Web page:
Embedded UHF RFID Tag for Durability Monitoring in Concrete


This paper describes the design of a battery-assisted Ultra-High Frequency (UHF) Radio-Fre- quency IDentification (RFID) tag suitable for embedding in concrete materials and its measurement in a mortar slab. The device is built to communicate wirelessly not only the ID number of the RFID chip but also the digitalized output of a strain gauge sensor. Design optimizations of the RFID antenna is based on published permittivity and conductivity values of concrete. Experimental read ranges are measured from 800 to 1000 MHz with the help of commercial test equipment. Reading is possible up to 50 cm from the surface of a mortar block for a tag embedded 5 cm below the surface. This result is the first published one for RFID tags embedded in concrete or mortar.

Share and Cite:

Laheurte, J. , Kabalan, A. , Retima, H. , Piedallu, E. , Michelis, F. and Lebental, B. (2016) Embedded UHF RFID Tag for Durability Monitoring in Concrete. Wireless Sensor Network, 8, 137-144. doi: 10.4236/wsn.2016.87012.

Received 2 June 2016; accepted 24 July 2016; published 28 July 2016

1. Introduction

Structural deficiencies in concrete structures often originate at their core from micro scale defects, whose detection is the key to predict structural ageing. For this purpose, a flexible strain gauge based on carbon nanotubes on Ethylene Tetrafluoroethylene (ETFE) was recently proposed by the authors showing highly reproducible, hysteresis-free performances [1] . However, the in-situ, real-time detection of such defects and more generally, the embedded monitoring of concrete structures remain a major technological challenge.

Recent researches demonstrated the feasibility of wirelessly powering nodes embedded in challenging environment such as soil and concrete [2] - [5] . UHF RFID is particularly appealing in this regard as embedded RFID tags can either be used in their battery-less mode or require very low energy in their battery-assisted mode. In [6] , a dedicated RFID tag design was proposed where the upper part of the antenna was not inside but at the surface of a concrete soil. The tag reading was possible up to 12.8 meters for a −15.3 dB∙m chip sensitivity but no sensing capabilities were associated to the tag. Meanwhile, chip manufacturers have developed a new generation of recently commercialized battery-assisted UHF RFID chip integrating communication and sensing capabilities [7] [8] . This paper presents the first description of the wireless communication part of a strain sensor node buried inside a concrete structure and built around one of these chips. It includes the design and fabrication issues as well as an experimental validation and a sensitivity analysis upon the variability of the concrete characteristics.

2. Description of the UHF RFID Tag

The tag shown in Figure 1 has been optimized for its embedding into mortar. It is built around the battery-as- sisted SL900A chip by AMS [8] showing a 31 μW sensitivity in its battery mode. This chip has a fully integrated temperature sensor and an interface compliant for two additional external sensors including an Analog- to-Digital Converter (ADC). The SL900A does not provide protection against DC short circuits between the antenna pads. In particular, the matching circuit included in the antenna design should not be terminated with a short circuit, but with an open one.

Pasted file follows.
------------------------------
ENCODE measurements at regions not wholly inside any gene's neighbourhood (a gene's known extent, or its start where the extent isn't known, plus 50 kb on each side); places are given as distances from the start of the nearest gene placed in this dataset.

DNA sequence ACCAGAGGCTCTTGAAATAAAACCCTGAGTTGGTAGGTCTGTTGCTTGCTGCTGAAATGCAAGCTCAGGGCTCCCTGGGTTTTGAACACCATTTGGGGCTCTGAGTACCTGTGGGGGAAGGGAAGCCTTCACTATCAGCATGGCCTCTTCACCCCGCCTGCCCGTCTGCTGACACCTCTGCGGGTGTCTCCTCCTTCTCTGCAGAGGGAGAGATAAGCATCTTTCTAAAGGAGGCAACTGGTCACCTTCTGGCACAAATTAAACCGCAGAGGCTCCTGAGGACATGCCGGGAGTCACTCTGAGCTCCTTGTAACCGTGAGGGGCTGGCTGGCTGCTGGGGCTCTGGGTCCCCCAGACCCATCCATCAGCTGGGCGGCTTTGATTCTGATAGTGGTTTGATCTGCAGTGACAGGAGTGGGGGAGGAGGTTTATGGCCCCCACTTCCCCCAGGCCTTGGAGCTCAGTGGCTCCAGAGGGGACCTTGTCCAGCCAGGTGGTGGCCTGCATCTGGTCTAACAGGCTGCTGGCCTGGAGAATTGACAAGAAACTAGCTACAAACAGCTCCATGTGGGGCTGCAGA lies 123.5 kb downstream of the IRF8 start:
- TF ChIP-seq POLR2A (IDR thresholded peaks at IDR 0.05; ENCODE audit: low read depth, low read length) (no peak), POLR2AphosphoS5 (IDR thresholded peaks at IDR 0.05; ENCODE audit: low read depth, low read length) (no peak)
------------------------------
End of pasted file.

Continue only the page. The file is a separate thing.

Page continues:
The tag also includes a microstrip dipole antenna and a low-power signal conditioning circuit [9] used to adjust the sensor output to the input requirements of the ADC (Figure 1). Power is supplied by a 3 V button cell battery (CR1225) offering a good compromise between size, capacity and lifetime. The use of a battery is acceptable for this application as sensor interrogation is required only weekly. The antenna, the conditioning circuit and the RFID chip are etched or soldered on the same low-cost dual-sided PCB with 35 μm thick copper metallization and FR4 dielectric (εr = 4.25, tanδ = 0.02, thickness = 1.54 mm).

The circuitry is protected by a 53 mm × 53 mm Teflon® housing (εr = 1.78, tanδ = 0.08, thickness = 3 mm) to insulate the device from the harsh concrete environment. The housing includes a 5.5 mm air layer to further improve the radiation efficiency of the antenna. The housing has an opening on its side for the passage of the wires to connect an external strain gauge exposed to concrete outside. This opening is sealed with silicone for water- proofing.

The tag can communicate with any reader using the proprietary protocol EPC Gen2 Class 3 [8] , an evolution of the EPC Gen2 protocol dedicated to UHF RFID sensor tags.

3. Antenna Design in a Mortar Block

Like mortar, concrete is a mixture of sand, cement, and water, but it also contains rock chippings or gravel which makes it much stronger and more durable than mortar. Therefore, mortar and concrete might have slightly different electrical properties depending on the aggregates type and density. Mortar is used instead of concrete in the experimental characterization because its homogeneity is controlled and its electrical characteristics are known.

For the simulations and the measurements, a (12 cm × 12 cm × 16 cm) block of mortar is considered. The upper side of the tag housing is located 5 cm below the block interface. The tag is centered with respect to the mortar

Figure 1. Assembled UHF RFID tag.

surface. To avoid the disruption that the device may cause in the concrete structure in which it is embedded, a maximum device footprint of 5 cm × 5 cm is set as the maximum diameter of the aggregates regularly used in the construction industry is typically around 5 cm [10] [11] .